7 Ways to Draw Fall Leaves
7 Ways to Draw Fall Leaves
Fall is in the air, friends! It’s the perfect time to create seasonal projects, and what could be a better embellishment than pretty fall leaves? Today, I want to show you seven super-easy leaf designs you can use to accent your hand lettered art as the weather turns chilly. Let’s get started…
This is a very common leaf type, also known as a simple ovulate leaf. It’s basically an oval shape with pointed ends and you can use it in all kinds of designs. Start by drawing a long line for your stem, then begin your leaf shape about 1/3 of the way up from the bottom of that line. Curve out and upward, creating a point at the top above where your original line ended. Then, curve back down to meet the beginning of your shape. That’s it! You can leave it just like that, or add veins by drawing short diagonal lines coming from the stem like I did in the image below.
This is a variation on the simple leaf, but with a heart shape rather than the pointed oval. The basic steps are the same to form it, the only thing you need to change is that when starting to create the leaf shape, you’ll curve downward first before continuing your line up to the top. Basically you’re creating an upside down heart with a stem running through the center.
Small Oak Leaf
Unlike the simple leaf, this one has a lobate shape. You’ll start with a line for the stem, then sketch five rounded lobes around it. The bottom two should be larger and wider than the rest. Don’t worry about making them perfectly symmetrical, that doesn’t always happen in nature either!
Large Oak Leaf
This oak leaf is a larger variation of what you just learned. Instead of five lobes, there are seven. To add detail, draw one vein that extends from the center stem into each lobe.
Drawing this type of leaf is very similar to the Small Oak, but instead of rounding the ends of each lobe, you’ll want to make them pointed. The bottom lobes should be the largest and widest again to give the leaf the shape we recognize.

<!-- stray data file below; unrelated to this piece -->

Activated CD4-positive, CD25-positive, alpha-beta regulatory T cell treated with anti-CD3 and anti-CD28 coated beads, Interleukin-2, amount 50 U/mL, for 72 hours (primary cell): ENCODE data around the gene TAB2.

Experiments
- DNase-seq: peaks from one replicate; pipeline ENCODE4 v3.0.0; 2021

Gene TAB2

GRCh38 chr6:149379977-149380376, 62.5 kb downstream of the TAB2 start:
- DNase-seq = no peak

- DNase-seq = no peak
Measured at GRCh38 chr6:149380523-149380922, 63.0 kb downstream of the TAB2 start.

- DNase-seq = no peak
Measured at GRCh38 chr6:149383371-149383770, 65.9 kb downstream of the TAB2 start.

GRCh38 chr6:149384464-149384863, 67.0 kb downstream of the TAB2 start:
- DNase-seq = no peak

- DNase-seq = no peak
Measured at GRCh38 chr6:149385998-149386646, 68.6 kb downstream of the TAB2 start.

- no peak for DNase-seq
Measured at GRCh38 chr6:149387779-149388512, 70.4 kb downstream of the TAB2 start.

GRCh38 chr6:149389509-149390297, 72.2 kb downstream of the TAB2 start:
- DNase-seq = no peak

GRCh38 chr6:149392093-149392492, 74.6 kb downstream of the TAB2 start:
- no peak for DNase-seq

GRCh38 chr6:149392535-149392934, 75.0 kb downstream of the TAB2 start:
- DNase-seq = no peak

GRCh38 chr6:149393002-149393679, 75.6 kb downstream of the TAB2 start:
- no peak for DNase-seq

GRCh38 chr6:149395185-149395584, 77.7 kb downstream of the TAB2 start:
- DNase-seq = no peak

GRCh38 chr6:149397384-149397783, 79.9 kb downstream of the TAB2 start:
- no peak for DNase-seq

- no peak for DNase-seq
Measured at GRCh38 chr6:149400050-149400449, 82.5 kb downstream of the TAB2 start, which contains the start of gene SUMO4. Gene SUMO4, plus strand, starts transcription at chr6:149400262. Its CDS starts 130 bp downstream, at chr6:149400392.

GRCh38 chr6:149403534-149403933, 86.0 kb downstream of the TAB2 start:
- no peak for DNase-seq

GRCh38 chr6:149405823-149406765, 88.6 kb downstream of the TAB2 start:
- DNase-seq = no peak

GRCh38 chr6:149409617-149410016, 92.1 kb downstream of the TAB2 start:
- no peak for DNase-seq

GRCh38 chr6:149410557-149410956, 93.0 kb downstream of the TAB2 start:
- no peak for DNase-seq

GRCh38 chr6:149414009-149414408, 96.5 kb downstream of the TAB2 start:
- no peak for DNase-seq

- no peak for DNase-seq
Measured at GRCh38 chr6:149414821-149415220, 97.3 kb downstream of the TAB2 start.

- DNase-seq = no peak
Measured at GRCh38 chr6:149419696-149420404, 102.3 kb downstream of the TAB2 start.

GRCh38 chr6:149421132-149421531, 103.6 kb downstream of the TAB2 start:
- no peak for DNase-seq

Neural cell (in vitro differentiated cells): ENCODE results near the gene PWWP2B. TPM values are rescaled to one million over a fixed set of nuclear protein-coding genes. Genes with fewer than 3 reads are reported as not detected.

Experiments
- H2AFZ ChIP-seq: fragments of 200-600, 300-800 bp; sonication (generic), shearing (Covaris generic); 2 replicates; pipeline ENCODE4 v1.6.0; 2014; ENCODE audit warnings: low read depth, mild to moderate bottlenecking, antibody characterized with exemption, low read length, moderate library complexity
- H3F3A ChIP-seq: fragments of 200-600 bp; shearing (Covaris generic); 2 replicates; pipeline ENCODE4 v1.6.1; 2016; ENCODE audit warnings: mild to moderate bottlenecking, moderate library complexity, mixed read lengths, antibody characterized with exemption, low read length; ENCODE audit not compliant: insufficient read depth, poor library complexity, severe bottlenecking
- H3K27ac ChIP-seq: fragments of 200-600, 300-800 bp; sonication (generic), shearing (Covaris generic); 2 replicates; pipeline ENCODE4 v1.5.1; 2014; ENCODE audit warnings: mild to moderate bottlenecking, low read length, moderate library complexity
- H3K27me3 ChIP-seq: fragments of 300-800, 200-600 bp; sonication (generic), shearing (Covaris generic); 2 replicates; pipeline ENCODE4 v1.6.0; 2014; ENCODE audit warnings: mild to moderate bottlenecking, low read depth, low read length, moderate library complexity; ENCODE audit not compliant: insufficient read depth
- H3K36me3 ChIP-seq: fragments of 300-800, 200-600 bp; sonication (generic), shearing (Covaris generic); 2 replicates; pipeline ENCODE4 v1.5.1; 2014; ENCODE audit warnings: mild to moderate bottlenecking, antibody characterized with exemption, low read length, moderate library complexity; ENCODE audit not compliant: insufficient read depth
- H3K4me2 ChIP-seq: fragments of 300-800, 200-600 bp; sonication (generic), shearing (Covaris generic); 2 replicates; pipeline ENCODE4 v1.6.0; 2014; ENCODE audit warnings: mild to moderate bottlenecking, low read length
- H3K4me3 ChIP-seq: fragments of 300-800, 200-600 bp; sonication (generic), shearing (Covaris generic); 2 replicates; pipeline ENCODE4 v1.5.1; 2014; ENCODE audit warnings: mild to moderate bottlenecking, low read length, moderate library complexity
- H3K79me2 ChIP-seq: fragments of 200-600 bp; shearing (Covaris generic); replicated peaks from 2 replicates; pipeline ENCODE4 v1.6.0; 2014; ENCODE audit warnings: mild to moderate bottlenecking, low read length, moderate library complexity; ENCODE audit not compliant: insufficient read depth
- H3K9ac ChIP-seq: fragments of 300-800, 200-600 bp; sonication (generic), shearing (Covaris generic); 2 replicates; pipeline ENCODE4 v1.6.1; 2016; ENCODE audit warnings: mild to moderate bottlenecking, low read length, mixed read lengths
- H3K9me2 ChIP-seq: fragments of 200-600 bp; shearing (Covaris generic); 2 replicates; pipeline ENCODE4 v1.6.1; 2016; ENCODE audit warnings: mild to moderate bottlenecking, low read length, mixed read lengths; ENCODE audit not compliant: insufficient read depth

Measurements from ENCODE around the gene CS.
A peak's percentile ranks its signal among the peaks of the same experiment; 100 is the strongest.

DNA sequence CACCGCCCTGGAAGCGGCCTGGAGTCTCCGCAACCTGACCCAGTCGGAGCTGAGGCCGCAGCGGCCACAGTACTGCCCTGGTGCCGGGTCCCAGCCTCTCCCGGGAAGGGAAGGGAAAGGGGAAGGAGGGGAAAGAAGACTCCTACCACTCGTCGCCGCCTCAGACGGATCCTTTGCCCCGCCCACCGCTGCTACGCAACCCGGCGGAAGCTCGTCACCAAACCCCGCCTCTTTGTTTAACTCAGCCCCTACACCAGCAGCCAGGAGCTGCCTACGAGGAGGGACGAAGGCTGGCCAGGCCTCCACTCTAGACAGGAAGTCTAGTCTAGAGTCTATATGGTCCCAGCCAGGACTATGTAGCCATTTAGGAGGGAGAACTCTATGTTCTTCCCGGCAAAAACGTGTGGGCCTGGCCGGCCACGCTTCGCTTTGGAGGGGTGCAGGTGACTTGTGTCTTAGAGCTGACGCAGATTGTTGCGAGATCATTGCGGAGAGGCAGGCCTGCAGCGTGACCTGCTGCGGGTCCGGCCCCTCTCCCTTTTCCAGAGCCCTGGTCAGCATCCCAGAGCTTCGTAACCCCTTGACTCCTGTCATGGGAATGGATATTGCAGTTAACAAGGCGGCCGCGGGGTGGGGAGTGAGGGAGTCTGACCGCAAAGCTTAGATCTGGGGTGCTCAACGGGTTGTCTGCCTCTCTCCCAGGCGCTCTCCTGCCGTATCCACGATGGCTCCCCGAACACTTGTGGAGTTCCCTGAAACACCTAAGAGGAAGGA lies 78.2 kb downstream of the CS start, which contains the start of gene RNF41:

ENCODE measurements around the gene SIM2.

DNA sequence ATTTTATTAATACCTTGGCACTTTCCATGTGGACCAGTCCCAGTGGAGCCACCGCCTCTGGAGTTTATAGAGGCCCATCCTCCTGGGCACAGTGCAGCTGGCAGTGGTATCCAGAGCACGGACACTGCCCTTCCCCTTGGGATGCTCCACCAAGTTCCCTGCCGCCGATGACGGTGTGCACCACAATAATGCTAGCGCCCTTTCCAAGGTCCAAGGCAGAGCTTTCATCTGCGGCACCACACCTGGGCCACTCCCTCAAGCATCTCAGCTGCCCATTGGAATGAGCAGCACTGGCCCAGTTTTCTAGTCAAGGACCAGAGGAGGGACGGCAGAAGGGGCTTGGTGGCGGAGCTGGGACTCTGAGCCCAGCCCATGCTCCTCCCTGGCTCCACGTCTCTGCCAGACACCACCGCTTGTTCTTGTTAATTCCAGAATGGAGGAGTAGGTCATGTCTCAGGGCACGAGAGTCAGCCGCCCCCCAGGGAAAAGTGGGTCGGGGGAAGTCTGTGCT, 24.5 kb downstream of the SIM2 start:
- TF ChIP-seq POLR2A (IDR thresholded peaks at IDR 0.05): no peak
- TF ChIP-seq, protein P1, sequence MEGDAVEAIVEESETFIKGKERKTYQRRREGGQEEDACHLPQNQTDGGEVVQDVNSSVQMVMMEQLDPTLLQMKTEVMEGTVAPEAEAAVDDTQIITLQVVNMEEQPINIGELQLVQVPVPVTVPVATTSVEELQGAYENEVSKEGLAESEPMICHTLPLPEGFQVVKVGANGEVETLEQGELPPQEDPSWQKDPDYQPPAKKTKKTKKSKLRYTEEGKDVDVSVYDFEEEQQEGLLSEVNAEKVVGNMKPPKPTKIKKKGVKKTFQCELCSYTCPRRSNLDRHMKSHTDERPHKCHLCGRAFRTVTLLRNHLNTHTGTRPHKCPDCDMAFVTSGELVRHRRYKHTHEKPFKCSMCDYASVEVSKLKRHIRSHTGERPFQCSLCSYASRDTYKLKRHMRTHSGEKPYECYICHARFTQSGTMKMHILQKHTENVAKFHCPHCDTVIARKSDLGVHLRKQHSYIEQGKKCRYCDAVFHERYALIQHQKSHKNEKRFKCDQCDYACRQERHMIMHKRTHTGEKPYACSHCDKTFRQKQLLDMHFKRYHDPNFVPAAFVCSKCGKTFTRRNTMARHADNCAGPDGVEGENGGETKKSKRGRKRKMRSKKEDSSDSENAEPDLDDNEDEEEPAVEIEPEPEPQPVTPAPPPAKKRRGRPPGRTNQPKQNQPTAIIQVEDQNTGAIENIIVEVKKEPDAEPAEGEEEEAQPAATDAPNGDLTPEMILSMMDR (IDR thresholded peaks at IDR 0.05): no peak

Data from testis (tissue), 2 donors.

Start with a center stem, then draw a small oval shape at the top. Extend short diagonal lines coming from the stem and branching out in opposite directions. Finish by drawing more small ovals, one on each line.
Black Walnut Leaf
This leaf style also begins with a stem and an oval at the top. The next step is to draw small oval shapes on both sides of the stem that directly touch it. As you get closer to the bottom of the stem, the ovals should get gradually larger.
When your leaves are drawn, the real fun begins as you get to color them in using your favorite shades of fall! Tombow Dual Brush Pens are great for this because they’re so easy to blend. Use a combination of red, orange, yellow, green, and even brown to give your leaves a seasonal feel.
These leaves make great embellishments, whether you use just one type or a combination in your designs. What do you think? Which is your favorite shape?
Amy Latta, aka One Artsy Mama, is passionate about inspiring her online community by sharing honest inspiration for everyday life. Amy is the recipient of The Craftys’ 2015 “Best Craft Blogger” award, as well as being voted the top Crafty Blogger of 2015 in the SwayyEm community. Recently, she released her third e-book, A Hand Lettered New Year. Amy is a perfectionist, a recovering English teacher, a ballroom dancer, and a Starbucks addict.